Our Astronaut

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Our astronaut sat in his little tin can, hurtling through space at a million miles a second, never to look back again. His mind began to wander, as minds do when they are stripped from all that once defined them as a human and as a man. They say that behind every great man is a great woman, but no variations have yet made it into such limelight as their most famous iteration. For it is also true that behind every meager man there is an extraordinary woman. What mysteries might lie behind the twinkling clouds of star-making cosmic dust, what wonders must lie beyond the next supernova or black hole? However, mysteries and wonders alike, it seems, cannot quell an aching heart, and how his heart did ache. Not for the loving embrace of an extraordinary woman, but that he might know what such an embrace ever felt like. For he was a wicked man, with no woman. And as the loneliness and solitude of the great black final frontier pressed in on him, he mourned for his own self-pity. What good was it to be sorrowful of loneliness when there was no possible alternative in his little tin can? And so our astronaut soared, on and on, until the beginning and end of eternity. Until the last star burned out, and until a new one took it's place. Entire universes were born and extinguished before his eyes; his dejected pair of eyes that looked out the spacecraft window, and saw all of creation, just past the dim reflection of two apertures into a soul blackened by the ultimate darkness. Whether that darkness was outer space, or the lack of a hand to hold, he pondered until the end of days, when he was finally allowed to go on, into a greater existence. A state of being beyond his own, such that he could look out over the entire universe, and indeed all universes, as if they were no more the size of his hand. He passed into a brilliant white light, and the darkness around and within him was driven out ferociously and magnificently. Our astronaut crossed over from the penultimate plane of existence, the second to last stage to the last, in a three step spiritual affair: Life, Afterlife, and Beyond. He briefly considered the possibility of death as a stage of the methodology, but knew that death was but an instant, whereas Life was for years, Afterlife was for eternity, and Beyond transcended the comprehension of time itself. Birth, Death, and Perception are only the transistors between each plane, and he had made his last transition. Our astronaut stepped up to the hatch of his craft. He stepped out of the capsule, and placed one boot on the ground of beautiful uncertainty.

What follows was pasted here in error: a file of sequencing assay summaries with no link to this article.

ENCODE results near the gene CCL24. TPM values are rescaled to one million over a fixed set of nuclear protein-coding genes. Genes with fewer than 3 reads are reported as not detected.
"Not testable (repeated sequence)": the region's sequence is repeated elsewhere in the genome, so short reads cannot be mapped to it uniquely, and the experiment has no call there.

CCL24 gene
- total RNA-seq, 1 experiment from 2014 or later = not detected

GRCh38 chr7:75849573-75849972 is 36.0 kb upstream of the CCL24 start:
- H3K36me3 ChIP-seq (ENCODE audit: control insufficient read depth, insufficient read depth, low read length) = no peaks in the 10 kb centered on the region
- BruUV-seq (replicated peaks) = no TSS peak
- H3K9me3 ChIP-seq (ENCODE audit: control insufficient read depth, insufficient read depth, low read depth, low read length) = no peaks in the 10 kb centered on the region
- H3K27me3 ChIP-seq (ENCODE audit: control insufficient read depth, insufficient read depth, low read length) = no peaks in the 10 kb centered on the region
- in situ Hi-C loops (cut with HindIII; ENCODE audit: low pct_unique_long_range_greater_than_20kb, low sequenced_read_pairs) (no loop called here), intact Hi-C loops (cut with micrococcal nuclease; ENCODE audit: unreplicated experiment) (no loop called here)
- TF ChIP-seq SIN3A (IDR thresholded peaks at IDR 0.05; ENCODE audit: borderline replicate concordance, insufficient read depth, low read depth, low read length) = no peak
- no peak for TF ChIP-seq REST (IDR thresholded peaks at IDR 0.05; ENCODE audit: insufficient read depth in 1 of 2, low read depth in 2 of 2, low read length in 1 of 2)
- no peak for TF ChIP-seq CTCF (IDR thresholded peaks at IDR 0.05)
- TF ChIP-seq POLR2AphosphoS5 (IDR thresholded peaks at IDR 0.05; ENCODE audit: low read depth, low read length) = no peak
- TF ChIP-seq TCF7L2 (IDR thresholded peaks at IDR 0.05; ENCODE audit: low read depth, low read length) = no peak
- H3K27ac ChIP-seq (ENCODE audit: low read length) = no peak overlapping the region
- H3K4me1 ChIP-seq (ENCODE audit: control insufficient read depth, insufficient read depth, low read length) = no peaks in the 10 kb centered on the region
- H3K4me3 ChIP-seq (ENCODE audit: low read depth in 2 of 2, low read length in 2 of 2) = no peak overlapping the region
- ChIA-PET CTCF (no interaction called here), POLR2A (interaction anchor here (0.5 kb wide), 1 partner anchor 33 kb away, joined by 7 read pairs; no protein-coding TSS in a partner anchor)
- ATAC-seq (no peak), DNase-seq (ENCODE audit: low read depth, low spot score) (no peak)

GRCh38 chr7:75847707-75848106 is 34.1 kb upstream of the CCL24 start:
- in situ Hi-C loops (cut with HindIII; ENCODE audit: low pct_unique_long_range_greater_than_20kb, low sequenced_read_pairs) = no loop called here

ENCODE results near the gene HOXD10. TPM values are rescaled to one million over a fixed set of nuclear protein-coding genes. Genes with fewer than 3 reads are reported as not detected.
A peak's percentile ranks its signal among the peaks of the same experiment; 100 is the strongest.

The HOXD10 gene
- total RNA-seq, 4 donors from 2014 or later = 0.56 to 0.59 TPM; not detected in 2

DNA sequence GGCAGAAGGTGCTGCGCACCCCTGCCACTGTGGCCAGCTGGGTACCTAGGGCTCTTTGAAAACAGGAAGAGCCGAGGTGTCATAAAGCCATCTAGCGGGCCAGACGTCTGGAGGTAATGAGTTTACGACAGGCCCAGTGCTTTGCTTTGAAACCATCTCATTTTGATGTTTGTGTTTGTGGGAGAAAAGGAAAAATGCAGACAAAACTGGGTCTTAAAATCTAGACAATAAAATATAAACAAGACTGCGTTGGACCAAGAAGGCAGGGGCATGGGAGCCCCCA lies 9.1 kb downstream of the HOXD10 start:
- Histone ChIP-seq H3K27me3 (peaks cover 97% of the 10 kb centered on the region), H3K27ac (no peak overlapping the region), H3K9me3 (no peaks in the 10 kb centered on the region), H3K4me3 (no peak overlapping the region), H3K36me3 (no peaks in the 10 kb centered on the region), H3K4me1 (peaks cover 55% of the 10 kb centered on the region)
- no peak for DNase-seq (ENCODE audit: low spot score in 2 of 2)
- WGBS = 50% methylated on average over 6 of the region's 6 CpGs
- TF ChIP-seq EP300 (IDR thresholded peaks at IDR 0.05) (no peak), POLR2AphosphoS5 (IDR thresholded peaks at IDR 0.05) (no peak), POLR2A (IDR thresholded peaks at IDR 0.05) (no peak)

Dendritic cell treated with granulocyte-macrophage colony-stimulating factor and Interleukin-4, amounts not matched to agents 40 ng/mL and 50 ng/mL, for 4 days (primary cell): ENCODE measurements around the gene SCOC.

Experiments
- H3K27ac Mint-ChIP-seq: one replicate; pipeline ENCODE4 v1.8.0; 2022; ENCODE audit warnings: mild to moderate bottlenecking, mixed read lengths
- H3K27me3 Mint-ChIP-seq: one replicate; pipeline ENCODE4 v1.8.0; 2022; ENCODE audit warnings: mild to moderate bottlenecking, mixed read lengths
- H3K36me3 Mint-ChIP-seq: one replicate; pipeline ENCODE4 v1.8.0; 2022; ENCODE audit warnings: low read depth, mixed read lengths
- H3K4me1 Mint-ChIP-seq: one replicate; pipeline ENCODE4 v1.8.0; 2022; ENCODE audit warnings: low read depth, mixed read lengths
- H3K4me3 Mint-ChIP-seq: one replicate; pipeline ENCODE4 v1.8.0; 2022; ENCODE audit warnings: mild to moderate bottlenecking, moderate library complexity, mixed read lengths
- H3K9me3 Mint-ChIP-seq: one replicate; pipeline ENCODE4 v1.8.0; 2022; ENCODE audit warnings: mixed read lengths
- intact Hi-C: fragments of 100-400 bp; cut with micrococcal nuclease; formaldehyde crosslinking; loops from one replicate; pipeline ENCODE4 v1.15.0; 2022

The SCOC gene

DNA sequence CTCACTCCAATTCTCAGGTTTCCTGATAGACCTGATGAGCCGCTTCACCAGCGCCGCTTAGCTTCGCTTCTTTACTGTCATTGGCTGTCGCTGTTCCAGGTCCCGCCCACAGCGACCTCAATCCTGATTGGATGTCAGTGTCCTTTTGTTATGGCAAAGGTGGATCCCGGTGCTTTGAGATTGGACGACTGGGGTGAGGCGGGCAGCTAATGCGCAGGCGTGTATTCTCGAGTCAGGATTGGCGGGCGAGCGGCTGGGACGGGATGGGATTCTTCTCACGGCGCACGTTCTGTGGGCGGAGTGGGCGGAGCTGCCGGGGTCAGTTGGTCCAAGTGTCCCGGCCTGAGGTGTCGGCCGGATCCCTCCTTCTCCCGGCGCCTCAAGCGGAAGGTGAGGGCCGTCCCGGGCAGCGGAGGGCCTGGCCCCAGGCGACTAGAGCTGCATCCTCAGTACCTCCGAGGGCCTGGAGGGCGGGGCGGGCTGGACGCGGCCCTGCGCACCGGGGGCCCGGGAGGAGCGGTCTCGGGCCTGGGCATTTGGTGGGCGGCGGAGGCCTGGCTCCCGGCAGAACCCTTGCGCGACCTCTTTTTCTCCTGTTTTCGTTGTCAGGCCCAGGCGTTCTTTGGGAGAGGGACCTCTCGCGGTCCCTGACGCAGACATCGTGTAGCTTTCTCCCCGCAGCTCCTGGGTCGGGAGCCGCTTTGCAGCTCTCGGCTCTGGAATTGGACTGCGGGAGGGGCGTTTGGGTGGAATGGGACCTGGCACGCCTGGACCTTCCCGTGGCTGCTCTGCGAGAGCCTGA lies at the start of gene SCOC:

And, at long last, and against all odds, he embraced his meaningful solitude.






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